Water electrolysis is an easy way to produce hydrogen gas. While hydrogen is considered a clean and renewable fuel, efficient electrolysis today requires high electric potential, high pH and in most cases, catalysts based on ruthenium and other expensive metals. Due to the inherent promise of hydrogen, many research groups are striving to develop electrolysis technologies that will make it possible to produce hydrogen fuel at a low electric potential, at a pH between 7-9 and with catalysts based on available and inexpensive metals such as copper, manganese, and cobalt.

Professor Galia Maayan

The Journal of the American Chemical Society  recently reported on a unique solution for this issue developed at the Technion – Israel Institute of Technology. It is the fastest system of its kind reported so far that operates with available metal (copper) catalysts. The research was led by Professor Galia Maayan, head of the Biomimetic Chemistry Laboratory in the Schulich Faculty of Chemistry, and doctoral student Guilin Ruan.

The Technion researchers designed and developed a homogeneous electrolysis system, or in other words, a system in which the catalyst is soluble in water, so that all components of the system are in the same medium. The innovative and original system is based on (1) copper ions; (2) a peptide-like oligomer (small molecule) that binds the copper and maintains its stability; and (3) a compound called borate whose function is to maintain the pH in a limited range. The main discovery in this study is the unique mechanism that the researchers discovered and demonstrated: the borate compound helps stabilize the metallic center and participates in the process so that it helps catalyze it.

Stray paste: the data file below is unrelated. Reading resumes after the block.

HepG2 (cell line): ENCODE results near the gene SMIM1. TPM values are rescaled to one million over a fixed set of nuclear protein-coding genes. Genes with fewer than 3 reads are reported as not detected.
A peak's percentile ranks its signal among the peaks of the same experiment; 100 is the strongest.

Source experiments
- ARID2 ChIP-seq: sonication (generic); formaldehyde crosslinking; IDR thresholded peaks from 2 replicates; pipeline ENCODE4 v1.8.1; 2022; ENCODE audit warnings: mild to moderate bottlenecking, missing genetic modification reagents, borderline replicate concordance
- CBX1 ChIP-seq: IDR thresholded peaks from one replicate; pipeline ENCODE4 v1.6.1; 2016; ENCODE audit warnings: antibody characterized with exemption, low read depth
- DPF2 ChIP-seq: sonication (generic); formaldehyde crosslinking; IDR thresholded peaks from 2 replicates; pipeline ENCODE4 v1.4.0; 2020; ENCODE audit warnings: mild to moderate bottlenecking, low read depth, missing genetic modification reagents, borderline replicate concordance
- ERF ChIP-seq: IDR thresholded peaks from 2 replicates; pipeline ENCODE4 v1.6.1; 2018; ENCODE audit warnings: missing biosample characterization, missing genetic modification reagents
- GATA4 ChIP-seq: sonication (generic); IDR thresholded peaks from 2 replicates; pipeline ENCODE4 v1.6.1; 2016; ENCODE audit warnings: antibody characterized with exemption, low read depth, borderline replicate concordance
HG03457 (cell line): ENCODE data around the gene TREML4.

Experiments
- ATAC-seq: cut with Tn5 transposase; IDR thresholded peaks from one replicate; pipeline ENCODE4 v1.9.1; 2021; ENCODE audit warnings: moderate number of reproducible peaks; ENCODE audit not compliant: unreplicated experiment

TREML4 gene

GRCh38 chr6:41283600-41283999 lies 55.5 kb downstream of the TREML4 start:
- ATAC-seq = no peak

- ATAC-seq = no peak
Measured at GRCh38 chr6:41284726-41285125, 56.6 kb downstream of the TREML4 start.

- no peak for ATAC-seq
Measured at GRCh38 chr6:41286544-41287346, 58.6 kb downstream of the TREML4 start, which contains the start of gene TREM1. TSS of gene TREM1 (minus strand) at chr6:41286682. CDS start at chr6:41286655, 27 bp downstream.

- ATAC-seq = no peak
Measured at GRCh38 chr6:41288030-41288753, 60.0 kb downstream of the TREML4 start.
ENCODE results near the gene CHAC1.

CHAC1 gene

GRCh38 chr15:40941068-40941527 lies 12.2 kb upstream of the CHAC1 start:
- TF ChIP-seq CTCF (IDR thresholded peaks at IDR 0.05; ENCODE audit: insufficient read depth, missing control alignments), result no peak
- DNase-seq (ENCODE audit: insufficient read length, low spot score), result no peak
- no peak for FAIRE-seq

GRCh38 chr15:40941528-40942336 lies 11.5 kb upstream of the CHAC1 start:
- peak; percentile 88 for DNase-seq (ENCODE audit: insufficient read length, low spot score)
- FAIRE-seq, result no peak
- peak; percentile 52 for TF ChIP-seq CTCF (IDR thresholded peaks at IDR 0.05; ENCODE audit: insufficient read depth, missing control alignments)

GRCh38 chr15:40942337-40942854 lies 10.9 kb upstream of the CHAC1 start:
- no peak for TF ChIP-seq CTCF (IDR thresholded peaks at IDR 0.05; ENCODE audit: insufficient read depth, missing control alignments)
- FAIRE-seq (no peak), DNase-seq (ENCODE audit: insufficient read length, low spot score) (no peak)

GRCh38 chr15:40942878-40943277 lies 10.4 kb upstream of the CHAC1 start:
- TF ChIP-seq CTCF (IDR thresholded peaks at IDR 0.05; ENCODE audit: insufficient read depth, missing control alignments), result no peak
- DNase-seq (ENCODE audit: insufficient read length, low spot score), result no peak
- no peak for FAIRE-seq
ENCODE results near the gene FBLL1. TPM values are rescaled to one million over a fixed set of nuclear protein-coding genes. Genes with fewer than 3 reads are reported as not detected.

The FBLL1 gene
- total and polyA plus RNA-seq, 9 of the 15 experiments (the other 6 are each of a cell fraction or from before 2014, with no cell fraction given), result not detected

Doctoral student Guilin Ruan

In previous studies, the research group demonstrated the efficacy of using peptide-like oligomers to stabilize metal ions exposed to oxygen – exposure that may oxidize them in the absence of the oligomer and break down the catalyst. Now, the researchers are reporting on the success in creating a very efficient and fast electrolysis system. The stable system oxidizes the water into hydrogen and oxygen under the same desired conditions: low electric potential, pH close to 9 and inexpensive catalysts. According to Prof. Maayan, the system was inspired by enzymes (biological catalysts) that use the protein’s peptide chain to stabilize the metallic center and by natural energetic processes such as photosynthesis, which are driven by units that use solar energy to transport electrons and protons.

Copper complex, consisting of two molecules of a peptide-like oligomer that binds two copper ions, reacts under electrolysis conditions with a molecule of the borate compound; the product of the reaction is the catalyst that allows the water to oxidize and create oxygen and hydrogen efficiently and quickly.

The research was supported by the Israel Science Foundation (ISF) and the Nancy and Stephen Grand Technion Energy Program.

Click here for the paper in The Journal of the American Chemical Society